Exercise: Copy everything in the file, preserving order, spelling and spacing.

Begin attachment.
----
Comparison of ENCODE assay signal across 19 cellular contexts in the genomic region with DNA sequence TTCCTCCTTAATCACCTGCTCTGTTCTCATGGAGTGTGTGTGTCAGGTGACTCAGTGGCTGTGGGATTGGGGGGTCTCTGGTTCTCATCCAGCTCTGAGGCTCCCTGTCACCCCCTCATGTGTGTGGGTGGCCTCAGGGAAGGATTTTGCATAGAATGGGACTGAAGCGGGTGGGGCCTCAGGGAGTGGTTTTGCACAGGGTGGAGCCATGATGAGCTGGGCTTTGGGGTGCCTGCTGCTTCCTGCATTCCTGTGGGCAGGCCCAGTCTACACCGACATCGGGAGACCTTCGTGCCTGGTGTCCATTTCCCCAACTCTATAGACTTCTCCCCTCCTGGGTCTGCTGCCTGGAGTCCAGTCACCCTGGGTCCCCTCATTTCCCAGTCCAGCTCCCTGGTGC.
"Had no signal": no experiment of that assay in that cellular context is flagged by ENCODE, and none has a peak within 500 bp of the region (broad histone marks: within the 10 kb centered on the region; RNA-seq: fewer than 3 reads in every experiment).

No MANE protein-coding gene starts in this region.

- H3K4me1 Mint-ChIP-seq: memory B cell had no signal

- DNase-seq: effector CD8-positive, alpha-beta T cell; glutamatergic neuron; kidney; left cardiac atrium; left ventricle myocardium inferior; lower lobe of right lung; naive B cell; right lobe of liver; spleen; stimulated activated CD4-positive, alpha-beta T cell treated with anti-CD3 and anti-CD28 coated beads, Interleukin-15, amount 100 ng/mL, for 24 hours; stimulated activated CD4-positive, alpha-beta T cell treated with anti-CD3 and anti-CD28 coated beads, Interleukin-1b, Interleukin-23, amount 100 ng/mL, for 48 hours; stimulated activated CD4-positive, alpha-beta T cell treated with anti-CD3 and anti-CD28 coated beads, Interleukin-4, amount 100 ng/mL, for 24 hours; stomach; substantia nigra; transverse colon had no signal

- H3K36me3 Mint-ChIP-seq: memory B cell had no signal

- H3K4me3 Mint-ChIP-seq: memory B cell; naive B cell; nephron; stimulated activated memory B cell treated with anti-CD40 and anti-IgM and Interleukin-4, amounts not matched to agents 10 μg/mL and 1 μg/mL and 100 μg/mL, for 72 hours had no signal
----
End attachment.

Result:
Comparison of ENCODE assay signal across 19 cellular contexts in the genomic region with DNA sequence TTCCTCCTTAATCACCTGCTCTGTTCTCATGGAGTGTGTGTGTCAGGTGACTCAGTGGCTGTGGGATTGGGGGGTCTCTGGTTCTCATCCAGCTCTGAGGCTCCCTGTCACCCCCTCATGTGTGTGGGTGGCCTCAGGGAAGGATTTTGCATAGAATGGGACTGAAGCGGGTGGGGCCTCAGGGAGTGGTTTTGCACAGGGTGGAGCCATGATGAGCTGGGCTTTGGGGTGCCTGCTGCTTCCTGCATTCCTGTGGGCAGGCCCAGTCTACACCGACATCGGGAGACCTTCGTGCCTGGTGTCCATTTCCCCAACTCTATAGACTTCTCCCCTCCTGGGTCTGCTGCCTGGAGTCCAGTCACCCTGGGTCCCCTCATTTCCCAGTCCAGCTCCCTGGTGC.
"Had no signal": no experiment of that assay in that cellular context is flagged by ENCODE, and none has a peak within 500 bp of the region (broad histone marks: within the 10 kb centered on the region; RNA-seq: fewer than 3 reads in every experiment).

No MANE protein-coding gene starts in this region.

- H3K4me1 Mint-ChIP-seq: memory B cell had no signal

- DNase-seq: effector CD8-positive, alpha-beta T cell; glutamatergic neuron; kidney; left cardiac atrium; left ventricle myocardium inferior; lower lobe of right lung; naive B cell; right lobe of liver; spleen; stimulated activated CD4-positive, alpha-beta T cell treated with anti-CD3 and anti-CD28 coated beads, Interleukin-15, amount 100 ng/mL, for 24 hours; stimulated activated CD4-positive, alpha-beta T cell treated with anti-CD3 and anti-CD28 coated beads, Interleukin-1b, Interleukin-23, amount 100 ng/mL, for 48 hours; stimulated activated CD4-positive, alpha-beta T cell treated with anti-CD3 and anti-CD28 coated beads, Interleukin-4, amount 100 ng/mL, for 24 hours; stomach; substantia nigra; transverse colon had no signal

- H3K36me3 Mint-ChIP-seq: memory B cell had no signal

- H3K4me3 Mint-ChIP-seq: memory B cell; naive B cell; nephron; stimulated activated memory B cell treated with anti-CD40 and anti-IgM and Interleukin-4, amounts not matched to agents 10 μg/mL and 1 μg/mL and 100 μg/mL, for 72 hours had no signal